Closing gaps in care, encouraging compliance with a prescription drug treatment plan, and monitoring identified risk factors are aspects of an integrated benefit administration model that can support improved health outcomes and lower the overall cost of care. This type of synchronicity can not be as seamlessly or quickly accomplished, however, under an administrative arrangement that utilizes disparate partners for each plan element.

An integrated benefits administration platform also allows for a global analysis of the disease states and risk factors that are most impactful to plan members. An analysis of the global plan populations across the care continuum can lead to the strategic implementation of targeted programs to address those diagnoses with the most potential for adverse and costly health consequences.

By adopting an integrated administrative service model with an expert benefits administration partner, organizations can provide valued employees with a total care solution model as well as reduce overall plan costs, so that available funds can be reinvested back into the organization to further benefit its employees.

For information on POMCO’s integrated service solutions, visit our Benefits Administration Page.

 

The Cost-Saving Potential of Consumer-Driven Health Plans

Cost-Saving Potential of CDHPsOver the past several years, an increasing number of employers have been adopting consumer-driven health plans (CDHP) as part of a strategy to encourage a behavior of consumerism among enrolled members. CDHPs encourage plan members to use pre-tax dollars for out-of-pocket health care expenses. When coupled with a high deductible health plan (HDHP) that aims to shift a larger up-font out-of-pocket cost to members, CDHPs can offer employers a successful total cost reduction opportunity, while still offering an attractive benefit package to employees.

64 percent of large employers currently offer a CDHP, and that number is expected to increase to 76 percent in the next few years. Truven Health Analytics recently completed a study that confirms the potential savings implications for employers that implement CDHPs. The study, which monitored 183,000 continuously enrolled CDHP members over a period of three years, identified an annual savings of $457 to $532 per member per year – an almost 10 percent cost reduction.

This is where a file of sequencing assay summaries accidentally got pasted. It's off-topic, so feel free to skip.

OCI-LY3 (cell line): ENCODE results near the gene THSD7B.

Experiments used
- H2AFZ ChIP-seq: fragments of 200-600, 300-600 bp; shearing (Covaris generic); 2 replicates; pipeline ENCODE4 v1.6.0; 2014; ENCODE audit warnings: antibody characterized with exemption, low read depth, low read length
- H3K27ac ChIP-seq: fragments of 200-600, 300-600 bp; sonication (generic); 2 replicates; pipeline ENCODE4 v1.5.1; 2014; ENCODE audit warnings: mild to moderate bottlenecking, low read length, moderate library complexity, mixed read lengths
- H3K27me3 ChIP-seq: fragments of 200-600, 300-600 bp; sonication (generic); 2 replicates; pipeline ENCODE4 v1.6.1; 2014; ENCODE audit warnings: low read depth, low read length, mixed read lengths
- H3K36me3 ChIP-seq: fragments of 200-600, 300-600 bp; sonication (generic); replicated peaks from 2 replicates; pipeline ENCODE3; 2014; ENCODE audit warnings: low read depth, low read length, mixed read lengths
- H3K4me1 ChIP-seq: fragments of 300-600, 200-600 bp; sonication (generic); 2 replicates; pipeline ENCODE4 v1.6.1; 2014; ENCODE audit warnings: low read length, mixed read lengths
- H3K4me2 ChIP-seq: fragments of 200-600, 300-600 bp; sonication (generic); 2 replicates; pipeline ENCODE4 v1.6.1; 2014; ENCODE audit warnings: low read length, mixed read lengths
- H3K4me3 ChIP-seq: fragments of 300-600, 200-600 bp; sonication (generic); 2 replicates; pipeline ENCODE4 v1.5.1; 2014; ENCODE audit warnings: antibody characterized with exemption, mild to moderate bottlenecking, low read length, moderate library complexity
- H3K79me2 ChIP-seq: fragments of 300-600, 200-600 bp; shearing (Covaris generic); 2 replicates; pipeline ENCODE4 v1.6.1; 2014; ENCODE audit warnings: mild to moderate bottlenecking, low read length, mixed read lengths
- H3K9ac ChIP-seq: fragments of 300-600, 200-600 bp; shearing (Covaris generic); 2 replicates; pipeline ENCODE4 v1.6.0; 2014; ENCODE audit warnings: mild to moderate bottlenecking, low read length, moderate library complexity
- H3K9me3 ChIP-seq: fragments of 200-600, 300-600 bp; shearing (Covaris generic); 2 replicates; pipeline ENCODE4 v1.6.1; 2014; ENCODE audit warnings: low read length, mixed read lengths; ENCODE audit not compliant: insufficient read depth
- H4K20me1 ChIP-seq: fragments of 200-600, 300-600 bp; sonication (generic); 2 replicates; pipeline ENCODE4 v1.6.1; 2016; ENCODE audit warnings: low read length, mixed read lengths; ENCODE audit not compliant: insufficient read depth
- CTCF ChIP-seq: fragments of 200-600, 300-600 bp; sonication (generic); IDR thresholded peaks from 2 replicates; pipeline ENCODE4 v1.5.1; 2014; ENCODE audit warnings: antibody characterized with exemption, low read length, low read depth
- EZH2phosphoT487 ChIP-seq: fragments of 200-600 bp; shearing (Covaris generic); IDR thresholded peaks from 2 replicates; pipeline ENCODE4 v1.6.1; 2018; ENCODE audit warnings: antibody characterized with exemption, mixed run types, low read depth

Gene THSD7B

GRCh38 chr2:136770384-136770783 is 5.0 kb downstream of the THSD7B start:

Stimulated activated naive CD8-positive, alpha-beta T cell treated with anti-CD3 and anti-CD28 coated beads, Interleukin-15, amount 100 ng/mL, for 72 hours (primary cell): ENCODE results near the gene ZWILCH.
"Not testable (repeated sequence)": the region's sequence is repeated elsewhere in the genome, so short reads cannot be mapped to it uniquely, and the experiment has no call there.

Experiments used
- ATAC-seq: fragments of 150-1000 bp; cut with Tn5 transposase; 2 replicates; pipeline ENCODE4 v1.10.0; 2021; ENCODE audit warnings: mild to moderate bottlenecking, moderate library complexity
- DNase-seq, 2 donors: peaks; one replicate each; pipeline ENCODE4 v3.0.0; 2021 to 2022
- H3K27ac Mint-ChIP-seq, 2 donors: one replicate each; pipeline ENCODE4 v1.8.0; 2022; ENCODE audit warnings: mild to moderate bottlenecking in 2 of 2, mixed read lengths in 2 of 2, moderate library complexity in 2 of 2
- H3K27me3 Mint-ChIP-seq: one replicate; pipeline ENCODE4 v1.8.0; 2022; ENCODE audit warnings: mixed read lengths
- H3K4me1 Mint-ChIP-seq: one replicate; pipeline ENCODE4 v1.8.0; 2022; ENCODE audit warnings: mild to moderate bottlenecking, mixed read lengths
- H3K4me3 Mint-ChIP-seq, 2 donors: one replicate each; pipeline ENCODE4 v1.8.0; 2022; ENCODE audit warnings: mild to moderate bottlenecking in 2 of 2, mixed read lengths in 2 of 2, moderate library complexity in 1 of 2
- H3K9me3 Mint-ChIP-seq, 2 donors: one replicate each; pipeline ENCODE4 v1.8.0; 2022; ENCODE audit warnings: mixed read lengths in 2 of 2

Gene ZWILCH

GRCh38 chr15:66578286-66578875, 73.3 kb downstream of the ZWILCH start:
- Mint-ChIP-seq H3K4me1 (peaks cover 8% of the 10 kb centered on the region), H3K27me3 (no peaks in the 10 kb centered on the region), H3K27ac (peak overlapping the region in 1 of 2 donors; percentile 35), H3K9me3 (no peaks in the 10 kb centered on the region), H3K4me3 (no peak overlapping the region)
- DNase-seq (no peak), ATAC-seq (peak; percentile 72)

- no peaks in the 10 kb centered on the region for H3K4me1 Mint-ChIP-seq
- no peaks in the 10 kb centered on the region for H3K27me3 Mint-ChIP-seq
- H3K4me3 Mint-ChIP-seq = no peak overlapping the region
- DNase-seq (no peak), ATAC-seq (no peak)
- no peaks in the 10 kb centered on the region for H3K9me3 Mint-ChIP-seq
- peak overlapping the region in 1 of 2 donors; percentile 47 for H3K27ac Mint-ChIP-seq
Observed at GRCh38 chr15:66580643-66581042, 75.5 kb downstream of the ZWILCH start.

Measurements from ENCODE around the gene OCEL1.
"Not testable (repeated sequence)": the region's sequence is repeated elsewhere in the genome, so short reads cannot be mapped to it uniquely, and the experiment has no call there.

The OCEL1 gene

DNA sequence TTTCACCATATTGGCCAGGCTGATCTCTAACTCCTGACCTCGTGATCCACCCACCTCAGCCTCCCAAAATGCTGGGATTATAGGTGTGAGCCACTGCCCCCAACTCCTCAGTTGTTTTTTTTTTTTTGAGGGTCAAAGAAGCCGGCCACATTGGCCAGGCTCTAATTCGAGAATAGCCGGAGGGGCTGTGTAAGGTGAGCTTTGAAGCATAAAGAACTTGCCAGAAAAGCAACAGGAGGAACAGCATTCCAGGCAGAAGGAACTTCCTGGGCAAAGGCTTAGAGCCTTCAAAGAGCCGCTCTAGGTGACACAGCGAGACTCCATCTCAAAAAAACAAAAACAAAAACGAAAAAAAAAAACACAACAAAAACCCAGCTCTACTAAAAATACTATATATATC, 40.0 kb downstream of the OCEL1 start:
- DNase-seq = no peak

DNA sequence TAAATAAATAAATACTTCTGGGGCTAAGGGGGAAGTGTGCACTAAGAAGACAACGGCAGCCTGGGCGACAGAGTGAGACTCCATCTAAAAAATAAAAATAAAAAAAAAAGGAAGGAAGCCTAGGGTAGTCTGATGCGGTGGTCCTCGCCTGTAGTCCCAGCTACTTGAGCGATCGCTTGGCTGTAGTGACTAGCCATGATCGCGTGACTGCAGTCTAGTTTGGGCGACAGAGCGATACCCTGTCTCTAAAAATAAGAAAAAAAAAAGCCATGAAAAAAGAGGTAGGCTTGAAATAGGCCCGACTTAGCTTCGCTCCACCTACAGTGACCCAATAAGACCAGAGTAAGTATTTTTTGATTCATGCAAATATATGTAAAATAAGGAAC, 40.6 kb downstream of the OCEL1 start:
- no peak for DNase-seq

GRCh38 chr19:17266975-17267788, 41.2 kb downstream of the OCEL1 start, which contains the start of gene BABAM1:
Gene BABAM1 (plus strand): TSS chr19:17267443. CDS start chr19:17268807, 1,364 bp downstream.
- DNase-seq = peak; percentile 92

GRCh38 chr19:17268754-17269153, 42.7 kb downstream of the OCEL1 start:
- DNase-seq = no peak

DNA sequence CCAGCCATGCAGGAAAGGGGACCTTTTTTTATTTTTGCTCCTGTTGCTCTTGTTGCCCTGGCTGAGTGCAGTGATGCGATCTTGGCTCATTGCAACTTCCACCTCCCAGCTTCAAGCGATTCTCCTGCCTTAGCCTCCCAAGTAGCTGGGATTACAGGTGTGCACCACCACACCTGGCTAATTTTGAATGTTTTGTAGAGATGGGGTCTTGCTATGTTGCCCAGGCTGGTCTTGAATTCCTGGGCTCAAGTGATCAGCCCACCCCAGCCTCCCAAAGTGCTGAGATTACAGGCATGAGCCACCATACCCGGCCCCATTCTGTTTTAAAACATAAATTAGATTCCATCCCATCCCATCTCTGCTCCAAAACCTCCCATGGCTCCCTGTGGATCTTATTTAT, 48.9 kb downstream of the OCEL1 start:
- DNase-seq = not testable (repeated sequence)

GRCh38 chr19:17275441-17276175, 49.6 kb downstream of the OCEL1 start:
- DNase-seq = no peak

The average savings was attributed to several factors including a reduction in overall benefit utilization, with particular decreases in use of radiology services. Significant savings was also demonstrated within the prescription drug category, as members enrolled in CDHPs increased their use of generic drug substitutions which reduced total plan costs.

While an overall decrease in utilization of services resulted in a positive reduction in employer plan costs, the study also identified that CDHP plan members demonstrated reduced use of preventive and chronic care services. It should be noted that the long-term effects of such a trend could negate some of the overall cost reduction benefits of employers’ CDHP strategies. Preventive services are necessary to identify risk factors so that appropriate treatment measures can be implemented before a health risk results in a catastrophic condition or event. Avoidance of preventive care could result in larger claim costs in the future. Member communications may be able to dissuade this trend, as under the Affordable Care Act (ACA) most non-grandfathered plans offer routine preventive services at no member cost share, therefore, members may need to be informed not to avoid preventive care out of a mistaken belief that it will result in increased out-of-pocket costs.

Similarly, patients who do not properly manage their chronic condition long-term by following a prescribed medical and prescription drug treatment plan may be more likely to sustain a catastrophic event associated with their condition. In the event of a catastrophic health incident, an individual could incur more costs associated with the treatment of the catastrophic event than were avoided in reducing his utilization of necessary maintenance services. For example, a patient with high cholesterol who attempts to reduce his out-of-pocket health expenses by not continuing his use of a costly prescription drug, may end up incurring greater overall costs if he suffers a heart attack and finds himself inpatient at a hospital than he would have spent taking his antihyperlipidemic prescription as prescribed and avoiding the inpatient stay.